God of the Place
Pundalik stood at the door of the puja room and gazed at the incense-filled interior with disgust. It wasn’t the deity that vexed him, nor the steel tray that held the oil, turmeric and other items of his daily devotion. It was just that the whole space now sickened him. The agreeable perfume of the agarbatti sticks wafted to him as it usually did, and yet this morning he pinched his nose tightly. And another orifice, other than his nose, greatly troubled him.
It had all started with Shenoi-mam’s visit to the house. Shenoi was a friend of Umesh, Pundalik’s office peon. Umesh may have been just a peon, but being about twenty years older to Pundalik, he insisted on advising him on everything under the sun.
‘Shenoi-mam is an expert on Vastu-shastra,’ beamed Umesh. ‘He checked my house and said everything is fine. So I brought him to check your house. You don’t have to pay him, anh, it’s my gift to you.’
Pundalik had nodded nonchalantly, as he did to all of Umesh’s advice. He had heard of Vastu-shastra, the science of planning rooms and spaces and stuff. But that was of use only to architects building new houses, not to him. This house had been built by his father, who had surely done whatever had to be done. Inheriting the house had saved him the cost of building a new house, Pundalik mused. God bless Baba’s soul.
‘Hey, Prashanti,’ he called out to his wife. ‘Just clean up the rooms, okay, Shenoi-mam wants to see the house.’
Prashanti dutifully put the house in order and excused herself to go to the market. Pundalik led Shenoi-mam and Umesh through the house, not without some pride. The vastu expert strolled through the dining area and the kitchen with his hands behind his bent back, nodding like a bird whenever he entered a door. He also made sharp sniffing sounds— ‘knff knff’—with his nose when he peered at the corners of the kitchen, as though his nose was a sensing tool to detect bad vastu. An occasional scratch of his bald head also seemed to be part of his investigatory technique.
When he walked into Pundalik’s bedroom and surveyed the windows and the orientation of the bed, Pundalik too looked at the sheets hoping there were no stains visible.
As Shenoi-mam approached the puja room he stopped and shook his head. ‘Knff, knff!” he snorted in dismay.
‘What is the problem?’ asked Pundalik.
‘This is your puja room?’ Shenoi-mam asked with a frown on his face. ‘The toilet should be here.’
Pundalik stared at him in stunned silence. Umesh had also heard the shocking pronouncement and came forward, nudging Pundalik aside, as though to take charge of the situation.
‘And where should the puja room actually be?’ queried Umesh.
Shenoi-mam scurried across to the kitchen, clucking and sniffing. His radar seemed to direct him to the narrow passage between the two bedrooms and he stopped at the little door at the end of this corridor.
‘Here! The puja room should be here.’
‘But that’s the toilet!’ exclaimed Umesh. Pundalik had followed the vastu man across the passage with panic in his heart and now he was simply speechless with horror.
‘Shee, shee, what have you people done! You are making dirty in the place of worship and praying in the toilet?’ Shenoi-mam shook his head with finality and went back to the living room.
‘What can be done about this now?’ asked Umesh, looking at his devastated office colleague with great sympathy and a ‘thank-God-I-brought-Shenoi-mam-to-check-this’ look.
‘God must be given his right place,’ insisted the expert. ‘Do you have children?’ he asked. When Pundalik shook his head, Shenoi nodded, having thus easily proved God’s displeasure.
‘You have to change their places,’ he said, and then leaned forward with a look of compassion. ‘Or else you have to do a yagna to please God to allow this reversal. It will cost fifty thousand rupees. It is costly because, you see, God has to be convinced to move to the new place.’
‘Shenoi-mam, pardon for asking,’ said Pundalik in a tremulous voice. ‘But where is God now? In the toilet or in the puja room?’
‘You have to ask this?’ rebuked the vastu guru. ‘He is in your toilet, I told you. That is his holy space, which you are fouling every morning.’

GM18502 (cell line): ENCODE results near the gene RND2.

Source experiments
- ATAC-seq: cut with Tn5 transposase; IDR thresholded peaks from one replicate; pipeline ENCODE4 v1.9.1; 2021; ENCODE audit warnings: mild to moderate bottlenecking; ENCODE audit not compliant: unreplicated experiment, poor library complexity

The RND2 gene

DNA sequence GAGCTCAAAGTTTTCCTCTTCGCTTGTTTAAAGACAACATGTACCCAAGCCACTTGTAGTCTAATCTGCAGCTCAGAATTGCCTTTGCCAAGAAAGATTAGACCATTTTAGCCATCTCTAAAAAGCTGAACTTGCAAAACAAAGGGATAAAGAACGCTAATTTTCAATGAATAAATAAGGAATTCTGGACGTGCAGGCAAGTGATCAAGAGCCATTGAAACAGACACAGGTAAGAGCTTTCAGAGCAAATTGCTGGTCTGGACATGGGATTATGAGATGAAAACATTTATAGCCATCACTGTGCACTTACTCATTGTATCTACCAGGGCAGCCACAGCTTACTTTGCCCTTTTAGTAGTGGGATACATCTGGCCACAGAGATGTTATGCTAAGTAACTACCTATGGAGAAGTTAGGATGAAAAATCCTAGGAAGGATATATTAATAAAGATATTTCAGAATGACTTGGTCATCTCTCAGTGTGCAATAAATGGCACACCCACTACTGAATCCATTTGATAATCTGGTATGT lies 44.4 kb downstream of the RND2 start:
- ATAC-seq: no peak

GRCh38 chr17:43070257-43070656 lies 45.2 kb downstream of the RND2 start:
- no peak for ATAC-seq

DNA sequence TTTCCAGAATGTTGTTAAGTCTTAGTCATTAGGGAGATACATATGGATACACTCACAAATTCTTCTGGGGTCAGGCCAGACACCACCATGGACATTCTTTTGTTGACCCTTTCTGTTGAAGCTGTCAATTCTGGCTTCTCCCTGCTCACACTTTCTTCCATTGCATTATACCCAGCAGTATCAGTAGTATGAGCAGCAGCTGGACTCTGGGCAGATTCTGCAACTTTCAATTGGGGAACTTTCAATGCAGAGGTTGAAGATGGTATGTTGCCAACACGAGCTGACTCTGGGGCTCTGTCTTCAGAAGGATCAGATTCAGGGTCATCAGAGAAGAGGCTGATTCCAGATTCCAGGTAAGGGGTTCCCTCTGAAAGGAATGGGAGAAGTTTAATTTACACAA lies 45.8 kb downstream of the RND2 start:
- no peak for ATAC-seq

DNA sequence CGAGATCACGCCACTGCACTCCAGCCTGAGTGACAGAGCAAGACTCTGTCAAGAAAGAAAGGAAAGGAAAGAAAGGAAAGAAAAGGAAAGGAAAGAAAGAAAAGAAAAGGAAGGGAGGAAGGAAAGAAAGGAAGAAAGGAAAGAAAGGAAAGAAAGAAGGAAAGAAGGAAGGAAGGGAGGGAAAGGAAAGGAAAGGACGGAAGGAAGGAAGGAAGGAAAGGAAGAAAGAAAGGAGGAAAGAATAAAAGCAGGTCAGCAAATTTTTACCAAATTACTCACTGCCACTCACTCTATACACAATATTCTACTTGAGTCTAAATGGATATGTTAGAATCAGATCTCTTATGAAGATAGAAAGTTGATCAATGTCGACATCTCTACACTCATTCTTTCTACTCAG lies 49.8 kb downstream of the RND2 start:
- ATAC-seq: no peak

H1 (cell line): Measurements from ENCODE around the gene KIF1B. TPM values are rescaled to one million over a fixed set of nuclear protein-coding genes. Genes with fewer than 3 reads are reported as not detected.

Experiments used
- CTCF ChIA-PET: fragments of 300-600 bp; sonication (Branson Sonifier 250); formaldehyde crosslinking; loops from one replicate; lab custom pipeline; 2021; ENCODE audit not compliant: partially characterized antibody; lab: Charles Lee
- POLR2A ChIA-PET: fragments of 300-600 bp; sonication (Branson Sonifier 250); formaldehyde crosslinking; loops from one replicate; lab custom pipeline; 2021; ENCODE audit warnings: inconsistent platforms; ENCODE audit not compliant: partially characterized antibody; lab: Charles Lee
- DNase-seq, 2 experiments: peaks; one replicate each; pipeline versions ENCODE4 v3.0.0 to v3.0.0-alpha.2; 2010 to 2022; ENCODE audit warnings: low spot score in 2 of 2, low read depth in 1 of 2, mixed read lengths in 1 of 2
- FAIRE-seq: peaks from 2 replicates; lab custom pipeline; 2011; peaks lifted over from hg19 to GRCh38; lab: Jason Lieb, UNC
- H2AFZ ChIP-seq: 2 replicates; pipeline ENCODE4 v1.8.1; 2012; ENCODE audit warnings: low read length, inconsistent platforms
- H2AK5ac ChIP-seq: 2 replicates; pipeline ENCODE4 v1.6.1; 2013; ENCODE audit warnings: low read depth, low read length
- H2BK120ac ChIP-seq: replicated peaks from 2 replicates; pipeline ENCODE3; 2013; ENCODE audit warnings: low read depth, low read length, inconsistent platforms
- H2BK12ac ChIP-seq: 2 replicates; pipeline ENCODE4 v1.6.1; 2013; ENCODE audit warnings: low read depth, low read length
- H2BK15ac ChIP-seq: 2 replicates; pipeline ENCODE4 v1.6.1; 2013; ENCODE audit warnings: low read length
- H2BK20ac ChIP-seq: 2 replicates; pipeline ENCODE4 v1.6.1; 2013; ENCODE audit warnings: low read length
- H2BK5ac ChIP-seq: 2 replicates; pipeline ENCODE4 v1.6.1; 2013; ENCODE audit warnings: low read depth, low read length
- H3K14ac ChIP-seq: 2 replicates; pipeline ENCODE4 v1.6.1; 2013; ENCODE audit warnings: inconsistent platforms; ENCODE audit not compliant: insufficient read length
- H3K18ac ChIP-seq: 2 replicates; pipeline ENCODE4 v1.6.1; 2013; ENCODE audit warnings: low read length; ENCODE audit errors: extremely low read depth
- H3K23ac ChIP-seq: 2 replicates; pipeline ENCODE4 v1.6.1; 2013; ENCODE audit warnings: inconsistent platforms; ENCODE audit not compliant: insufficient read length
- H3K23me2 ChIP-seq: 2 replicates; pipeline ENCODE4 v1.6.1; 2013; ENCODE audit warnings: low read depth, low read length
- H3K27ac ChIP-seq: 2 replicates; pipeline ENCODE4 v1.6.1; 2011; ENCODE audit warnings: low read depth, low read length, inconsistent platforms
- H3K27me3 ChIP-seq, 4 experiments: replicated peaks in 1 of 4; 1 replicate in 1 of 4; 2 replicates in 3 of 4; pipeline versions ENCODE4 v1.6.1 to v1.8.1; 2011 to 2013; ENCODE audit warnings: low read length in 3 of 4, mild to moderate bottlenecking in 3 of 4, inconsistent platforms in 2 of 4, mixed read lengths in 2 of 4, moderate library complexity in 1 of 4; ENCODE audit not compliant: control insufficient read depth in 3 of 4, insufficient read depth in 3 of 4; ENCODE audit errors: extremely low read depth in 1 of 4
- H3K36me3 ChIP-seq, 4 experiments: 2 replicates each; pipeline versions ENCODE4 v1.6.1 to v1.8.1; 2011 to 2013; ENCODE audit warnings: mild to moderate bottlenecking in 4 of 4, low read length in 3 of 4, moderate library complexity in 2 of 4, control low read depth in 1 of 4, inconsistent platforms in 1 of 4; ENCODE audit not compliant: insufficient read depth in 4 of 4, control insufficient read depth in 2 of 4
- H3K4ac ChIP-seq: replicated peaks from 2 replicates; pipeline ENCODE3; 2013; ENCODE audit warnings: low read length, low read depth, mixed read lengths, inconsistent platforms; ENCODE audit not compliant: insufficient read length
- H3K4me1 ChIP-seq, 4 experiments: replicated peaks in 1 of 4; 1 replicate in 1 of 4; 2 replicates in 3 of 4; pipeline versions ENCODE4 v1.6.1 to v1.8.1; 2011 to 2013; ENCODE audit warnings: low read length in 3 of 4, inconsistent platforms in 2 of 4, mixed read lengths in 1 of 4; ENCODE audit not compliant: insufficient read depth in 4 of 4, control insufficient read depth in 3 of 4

‘Don’t worry, don’t worry,’ assured Umesh, looking at Pundalik’s crestfallen face. ‘We will do something to correct it, Pundalik-bab, I will get Mariano the contractor to quote for the changes and the repair work.’
Mariano the contractor squeezed his bulk through the toilet door and turned on the tap. He peered at its running stream and closed it. Then he yanked at the flush knob of the toilet and carefully listened to the gurgling sound of water.
‘There’s nothing wrong with the toilet,’ he declared to a worried Pundalik. ‘Why you want to change it?’
Pundalik explained his predicament to Mariano, without mentioning what Shenoi-mam’s remedy would cost. Hopefully the contractor’s switching work would cost less.
Mariano shook his head with a baffled look. Then his brow cleared and he took on a wise demeanour.
‘Arre, Pundalik baba, God is everywhere. That is what they told us in our catechism class at church, when we were small.’
He sat heavily on the toilet seat which creaked under his weight.
‘God is in this toilet, yes, but he is also in your puja room.’ He casually squeezed the handle of the new jet spray that Pundalik had recently installed and directed the stream of water at his bare calloused feet.
‘He is everywhere,’ he declared again. ‘He is inside you and me. He is in our heart,’ he rose to his feet with an effort and leaned towards Pundalik with a conspiratorial smile. ‘And have you realised, Pundalik baba, he is even in our arse!’
Pundalik flinched at this sacrilege and shook his head. ‘How much will it cost to make this a puja room and shift the toilet there?’ he asked.
Mariano scratched his head and rolled his eyes upwards as he did the math.
‘Sixty-five thousand rupees,’ he said. ‘What about the kitchen, did the vastu fellow tell you to change the kitchen platform? That will be another twenty thousand.’
Mariano had come to the house six days ago, when Prashanti was away at her mother’s house, so she did not suspect anything. She simply musn’t know, Pundalik had decided. At least he could go to the office toilet to relieve himself, which is what he had been doing for the last five days. He had simply not been able to ‘make dirty’ the rightful place of God in his house. And what was worse, he had not been able to pray at the puja room either.
He pinched his nose at the smell he perceived coming from the puja room and turned away. God could wait. He was not going to pray in the wrong place. If Prashanti came to know, she would have to go back to her mother’s house. Where would she go for toilet? To the neighbour’s house? What reason would she give them?